5. Singh Gurkirpal, MD, “Recent Considerations in Nonsteroidal Anti-Inflammatory Drug Gastropathy”, The American Journal of Medicine, July 27, 1998, p. 31S
6. Wolfe M. MD, Lichtenstein D. MD, and Singh Gurkirpal, MD, “Gastrointestinal Toxicity of Nonsteroidal Anti-inflammatory Drugs”, The New England Journal of Medicine, June 17, 1999, Vol. 340, No. 24, pp. 1888-1889.
7. Edward J. Frech and Mae F. Go, “Treatment and chemoprevention of NSAID-associated gastrointestinal complications”, Therapeutics and Clinical Risk Management, 2009, pp. 65-73
8. Congressional Research Service: American War and Military Operations Casualties: Lists and Statistics, http://fas.org/sgp/crs/natsec/RL32492.pdf
9. Hall AJ, Logan JE, Toblin RL, Kaplan JA, Kraner JC, Bixler D. et al. Patterns of abuse among unintentional pharmaceutical overdose fatalities.. JAMA. 2008;3002613-20
DISCLAIMER: The views and opinions expressed herein are those of the author and do not necessarily reflect those of Dr. Robbins or the Robbins Headache Clinic. I am not a healthcare provider, and I do not provide any medical advice, diagnosis or treatment. The information presented here is designed for general informational purposes and discussion only, and is not intended to replace a physician’s judgment about the appropriateness or risks of a procedure, medication, product or diagnosis. Always consult your doctor about any medical questions or conditions you may have.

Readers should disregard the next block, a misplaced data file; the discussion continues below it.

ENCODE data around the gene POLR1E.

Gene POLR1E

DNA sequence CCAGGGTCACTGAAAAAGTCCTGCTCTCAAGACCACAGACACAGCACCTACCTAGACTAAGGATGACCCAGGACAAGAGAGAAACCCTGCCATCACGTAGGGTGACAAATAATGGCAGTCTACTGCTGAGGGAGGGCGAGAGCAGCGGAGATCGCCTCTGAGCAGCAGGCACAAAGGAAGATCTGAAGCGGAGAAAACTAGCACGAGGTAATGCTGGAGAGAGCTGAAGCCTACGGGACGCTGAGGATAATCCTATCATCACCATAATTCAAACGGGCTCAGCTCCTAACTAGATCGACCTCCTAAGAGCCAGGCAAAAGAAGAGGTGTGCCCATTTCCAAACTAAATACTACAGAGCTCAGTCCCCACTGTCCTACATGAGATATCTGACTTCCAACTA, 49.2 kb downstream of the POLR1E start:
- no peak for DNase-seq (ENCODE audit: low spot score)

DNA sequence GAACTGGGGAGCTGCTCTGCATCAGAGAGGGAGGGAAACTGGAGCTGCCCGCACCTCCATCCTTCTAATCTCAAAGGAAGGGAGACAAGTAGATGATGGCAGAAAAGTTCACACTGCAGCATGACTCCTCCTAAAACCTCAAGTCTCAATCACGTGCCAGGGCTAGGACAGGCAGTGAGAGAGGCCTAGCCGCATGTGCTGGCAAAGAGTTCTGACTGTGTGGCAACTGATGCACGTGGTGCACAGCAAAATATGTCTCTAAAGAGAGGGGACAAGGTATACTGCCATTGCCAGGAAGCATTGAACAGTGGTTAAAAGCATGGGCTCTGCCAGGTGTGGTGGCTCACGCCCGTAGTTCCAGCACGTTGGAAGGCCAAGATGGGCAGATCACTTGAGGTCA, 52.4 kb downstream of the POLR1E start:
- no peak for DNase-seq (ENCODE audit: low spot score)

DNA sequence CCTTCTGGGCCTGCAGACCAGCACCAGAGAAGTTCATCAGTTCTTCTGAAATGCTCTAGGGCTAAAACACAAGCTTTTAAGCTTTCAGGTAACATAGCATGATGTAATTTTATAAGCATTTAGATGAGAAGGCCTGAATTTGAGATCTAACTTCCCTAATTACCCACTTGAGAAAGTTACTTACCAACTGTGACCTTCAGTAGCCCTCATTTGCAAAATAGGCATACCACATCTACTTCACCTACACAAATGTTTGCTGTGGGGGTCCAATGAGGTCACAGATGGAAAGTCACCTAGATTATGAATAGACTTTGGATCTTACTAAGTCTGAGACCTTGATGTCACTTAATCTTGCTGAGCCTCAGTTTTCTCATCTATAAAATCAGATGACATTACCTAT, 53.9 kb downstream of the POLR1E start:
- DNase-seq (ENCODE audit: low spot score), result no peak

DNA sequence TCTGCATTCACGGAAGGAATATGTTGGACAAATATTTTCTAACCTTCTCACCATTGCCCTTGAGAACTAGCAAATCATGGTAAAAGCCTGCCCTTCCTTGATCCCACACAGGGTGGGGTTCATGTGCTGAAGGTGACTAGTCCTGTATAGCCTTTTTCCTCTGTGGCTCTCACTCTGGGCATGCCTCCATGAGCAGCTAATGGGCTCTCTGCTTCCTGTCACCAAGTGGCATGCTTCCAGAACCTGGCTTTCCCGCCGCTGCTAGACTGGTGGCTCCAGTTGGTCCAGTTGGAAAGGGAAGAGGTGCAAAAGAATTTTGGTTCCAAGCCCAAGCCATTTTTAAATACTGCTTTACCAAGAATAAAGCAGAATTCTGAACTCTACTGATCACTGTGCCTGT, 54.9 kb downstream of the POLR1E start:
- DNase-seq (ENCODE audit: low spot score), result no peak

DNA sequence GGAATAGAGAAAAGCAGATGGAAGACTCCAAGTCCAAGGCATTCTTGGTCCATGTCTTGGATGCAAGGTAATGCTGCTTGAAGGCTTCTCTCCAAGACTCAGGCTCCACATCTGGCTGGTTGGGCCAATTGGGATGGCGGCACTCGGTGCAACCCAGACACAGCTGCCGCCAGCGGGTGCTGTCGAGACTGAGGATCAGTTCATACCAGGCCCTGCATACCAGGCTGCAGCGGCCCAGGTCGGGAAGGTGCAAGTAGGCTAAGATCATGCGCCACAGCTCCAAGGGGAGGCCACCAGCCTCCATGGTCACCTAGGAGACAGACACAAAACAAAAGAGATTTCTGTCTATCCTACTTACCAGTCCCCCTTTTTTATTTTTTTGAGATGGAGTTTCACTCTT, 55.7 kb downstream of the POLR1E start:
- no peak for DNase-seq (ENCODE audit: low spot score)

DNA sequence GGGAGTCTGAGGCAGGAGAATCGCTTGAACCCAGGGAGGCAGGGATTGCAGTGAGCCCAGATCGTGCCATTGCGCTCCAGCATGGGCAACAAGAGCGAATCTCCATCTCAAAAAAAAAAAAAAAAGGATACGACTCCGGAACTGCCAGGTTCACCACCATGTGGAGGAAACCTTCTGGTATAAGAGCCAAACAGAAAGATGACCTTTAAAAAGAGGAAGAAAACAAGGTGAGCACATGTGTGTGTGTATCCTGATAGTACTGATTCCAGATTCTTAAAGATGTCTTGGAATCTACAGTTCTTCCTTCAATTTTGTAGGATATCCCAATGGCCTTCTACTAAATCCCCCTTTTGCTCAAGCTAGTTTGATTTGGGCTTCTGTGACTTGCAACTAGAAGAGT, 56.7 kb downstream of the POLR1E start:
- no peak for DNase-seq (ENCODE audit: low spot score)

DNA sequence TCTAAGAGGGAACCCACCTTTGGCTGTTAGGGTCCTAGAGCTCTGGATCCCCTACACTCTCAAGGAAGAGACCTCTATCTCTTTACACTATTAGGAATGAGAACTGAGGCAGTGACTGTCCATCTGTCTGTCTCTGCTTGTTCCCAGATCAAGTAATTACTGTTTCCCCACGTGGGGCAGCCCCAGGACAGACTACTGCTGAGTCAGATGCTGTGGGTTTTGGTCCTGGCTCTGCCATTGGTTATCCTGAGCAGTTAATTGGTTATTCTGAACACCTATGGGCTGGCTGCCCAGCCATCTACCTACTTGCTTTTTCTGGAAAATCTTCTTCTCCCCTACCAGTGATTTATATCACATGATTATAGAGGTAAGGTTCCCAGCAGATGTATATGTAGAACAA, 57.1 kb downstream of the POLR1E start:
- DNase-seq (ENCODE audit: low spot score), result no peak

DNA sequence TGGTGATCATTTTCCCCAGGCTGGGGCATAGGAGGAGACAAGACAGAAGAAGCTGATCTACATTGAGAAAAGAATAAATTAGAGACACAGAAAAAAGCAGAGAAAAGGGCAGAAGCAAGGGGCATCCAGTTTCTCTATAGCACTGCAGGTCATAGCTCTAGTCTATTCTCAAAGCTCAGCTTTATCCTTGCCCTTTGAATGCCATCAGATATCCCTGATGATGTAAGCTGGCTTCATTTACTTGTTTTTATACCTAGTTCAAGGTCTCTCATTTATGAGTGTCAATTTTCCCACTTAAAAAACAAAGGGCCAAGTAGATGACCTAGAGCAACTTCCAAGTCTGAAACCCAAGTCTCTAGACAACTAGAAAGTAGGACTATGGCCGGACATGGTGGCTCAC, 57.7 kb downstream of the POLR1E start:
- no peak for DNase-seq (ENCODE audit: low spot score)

- This is a post taken from excerpts from comments I shared between another migraine patient and I in regards to preventive migraine treatment. I wanted to share it in a blog post, as I didn’t want the information to be overlooked in the comments section. With that said, here is my non-medical, non-authoritative, non-expert, simpleton opinion. If you haven’t tried preventatives to decrease the frequency of the migraines or other headache conditions, I absolutely think you should.
The American Academy of Neurology (AAN) just issued new guidelines on preventive medications for migraines, and listed them according to “proven to be helpful” and “probably helpful.” Drugs that were “proven” to be helpful were given a “Level A” rating. Among the A rating drugs “proven” to be helpful, one triptan made the list, and it was Frovatriptan (Frova). The other medications receiving a Level A rating were the following: 
Divalproex sodium (Depakote)
Sodium valproate (Depacon)